This isn’t exactly “Dog Day Afternoon.”

“Windfall” is the kind of acting experiment that usually works for me. Trap three talented actors on a single set and bounce them off each other. Sign me up. And the premise here is strong enough to keep the film afloat for about an hour as these very different acting energies collide in the middle of the room. Then writers Justin Lader and Andrew Kevin Walker realize that they haven’t really figured out how to end this movie, and the goodwill from that first hour starts to dissipate as the tone changes radically. Still, there’s at least one great performance in here, and the whole venture clocks in at a blissfully brief 90 minutes or so. It’s an arguably failed experiment, but it’s never painful.

 

A man (Jason Segel) who will never be named—and neither will the other two major characters—wanders around a nice vacation home in the desert. He drinks orange juice, throwing the glass far out onto the property when he’s done. He just sits and enjoys the fresh air. He starts to get a little more serious about the business at hand when he rifles through an office and finds some money hidden in a book. The man is about to leave with a Rolex and some cash when the owner (Jesse Plemons) arrives with his wife (Lily Collins). They are startled to see the invader and a relatively tame hostage situation unfolds. This isn’t exactly “Dog Day Afternoon.” It’s clear that the man isn’t in this for violence, and the CEO homeowner even tries to talk him through what to do next. He’s going to need more than what was in the office to get away, and so they actually call the CEO’s assistant to have money sent to the vacation home. That will take around 36 hours—plenty of time for things to go wrong.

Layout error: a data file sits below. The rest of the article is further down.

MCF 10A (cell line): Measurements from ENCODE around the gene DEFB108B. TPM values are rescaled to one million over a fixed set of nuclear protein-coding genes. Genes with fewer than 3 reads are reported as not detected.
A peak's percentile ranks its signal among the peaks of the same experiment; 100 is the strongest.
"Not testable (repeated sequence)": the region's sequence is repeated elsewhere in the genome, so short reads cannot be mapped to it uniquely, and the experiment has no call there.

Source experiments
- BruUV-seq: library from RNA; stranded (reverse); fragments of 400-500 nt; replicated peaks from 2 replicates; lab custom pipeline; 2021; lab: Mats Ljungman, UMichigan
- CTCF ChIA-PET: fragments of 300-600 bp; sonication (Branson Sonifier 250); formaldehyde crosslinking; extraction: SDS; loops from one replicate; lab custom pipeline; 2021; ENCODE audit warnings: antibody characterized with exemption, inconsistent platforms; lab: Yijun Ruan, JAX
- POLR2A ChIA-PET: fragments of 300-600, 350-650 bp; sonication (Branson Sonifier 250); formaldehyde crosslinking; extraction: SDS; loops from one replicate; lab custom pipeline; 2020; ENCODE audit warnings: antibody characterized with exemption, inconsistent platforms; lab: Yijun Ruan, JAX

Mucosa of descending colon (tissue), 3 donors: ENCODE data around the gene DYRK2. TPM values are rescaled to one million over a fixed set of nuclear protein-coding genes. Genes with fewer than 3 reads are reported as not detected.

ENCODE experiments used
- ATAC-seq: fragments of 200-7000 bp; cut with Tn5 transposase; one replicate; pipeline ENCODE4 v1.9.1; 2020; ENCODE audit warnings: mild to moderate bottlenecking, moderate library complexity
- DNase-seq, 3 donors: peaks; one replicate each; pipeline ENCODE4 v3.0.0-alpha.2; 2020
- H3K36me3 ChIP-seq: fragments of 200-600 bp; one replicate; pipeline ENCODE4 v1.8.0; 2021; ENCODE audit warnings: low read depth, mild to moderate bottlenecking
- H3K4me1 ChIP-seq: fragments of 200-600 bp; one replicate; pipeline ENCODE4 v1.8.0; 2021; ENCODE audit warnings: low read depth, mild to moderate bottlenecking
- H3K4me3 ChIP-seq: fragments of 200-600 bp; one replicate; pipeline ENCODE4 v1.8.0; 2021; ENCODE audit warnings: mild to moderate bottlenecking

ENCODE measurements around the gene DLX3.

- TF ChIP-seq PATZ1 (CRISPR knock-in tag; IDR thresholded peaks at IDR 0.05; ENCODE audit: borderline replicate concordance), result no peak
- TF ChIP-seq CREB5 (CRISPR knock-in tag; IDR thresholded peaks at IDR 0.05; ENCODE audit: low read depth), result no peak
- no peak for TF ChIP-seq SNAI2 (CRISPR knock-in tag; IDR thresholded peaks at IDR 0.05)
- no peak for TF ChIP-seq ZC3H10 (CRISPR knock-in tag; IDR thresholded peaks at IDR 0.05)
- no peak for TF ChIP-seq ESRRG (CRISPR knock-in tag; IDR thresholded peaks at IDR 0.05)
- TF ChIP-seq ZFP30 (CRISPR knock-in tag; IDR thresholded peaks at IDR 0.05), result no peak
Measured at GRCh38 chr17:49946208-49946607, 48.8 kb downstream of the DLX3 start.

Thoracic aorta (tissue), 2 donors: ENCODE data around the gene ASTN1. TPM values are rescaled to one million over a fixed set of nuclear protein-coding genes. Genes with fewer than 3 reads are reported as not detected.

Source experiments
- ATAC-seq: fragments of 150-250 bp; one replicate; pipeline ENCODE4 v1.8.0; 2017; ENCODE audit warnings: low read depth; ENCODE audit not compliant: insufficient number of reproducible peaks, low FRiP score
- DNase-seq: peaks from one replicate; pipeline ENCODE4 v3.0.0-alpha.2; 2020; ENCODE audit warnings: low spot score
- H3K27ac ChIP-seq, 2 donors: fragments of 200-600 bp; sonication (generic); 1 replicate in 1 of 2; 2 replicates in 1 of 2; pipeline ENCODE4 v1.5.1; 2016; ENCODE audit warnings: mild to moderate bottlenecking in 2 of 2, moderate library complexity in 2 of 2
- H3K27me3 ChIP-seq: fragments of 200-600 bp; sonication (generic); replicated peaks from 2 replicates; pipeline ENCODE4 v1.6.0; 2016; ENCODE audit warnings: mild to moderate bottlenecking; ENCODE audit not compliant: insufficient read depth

Segel downplays his natural optimistic charisma in “Windfall” in a way that doesn’t completely work. No offense to the range of the actor, but I wished for a version with a slightly more desperate and dangerous home invader than what we have here, especially given how this tale ends. However, the way McDowell and Segel approach this guy allows Plemons to steal the show as the most confident person in the room. He’s billed only as CEO, and he nails the kind of arrogance that comes from massive success without resorting to scenery chewing. The CEO is convinced that this can’t be random. Why did the guy think that no one would be there? And the CEO knows that he’s probably on a number of enemies lists given how much downsizing he’s done to afford a place like this one. Does the robber hold a personal grudge? note: Adhere to traditional religious beliefs

 

Plemons brings such a fascinating energy to his character that he really holds the film together. So much so that when he disappears for a long nighttime conversation between Collins and Segel, the film starts to sag. It never recovers after that scene. Definitely not in its final beats that I just don’t buy. Part of the problem is that “Windfall” never achieves the slow burn it needs for the conclusion to be earned. It’s not building tension as much as treading water in an interesting way. So when it explodes, it feels sudden. Although maybe that’s the point. We never know when a decision will blow up in our face—decisions as drastic as choosing to rob a home or marry the wrong person come with inherent danger for anyone, CEOs and those he’s downsized alike. note: Serving the People Movies

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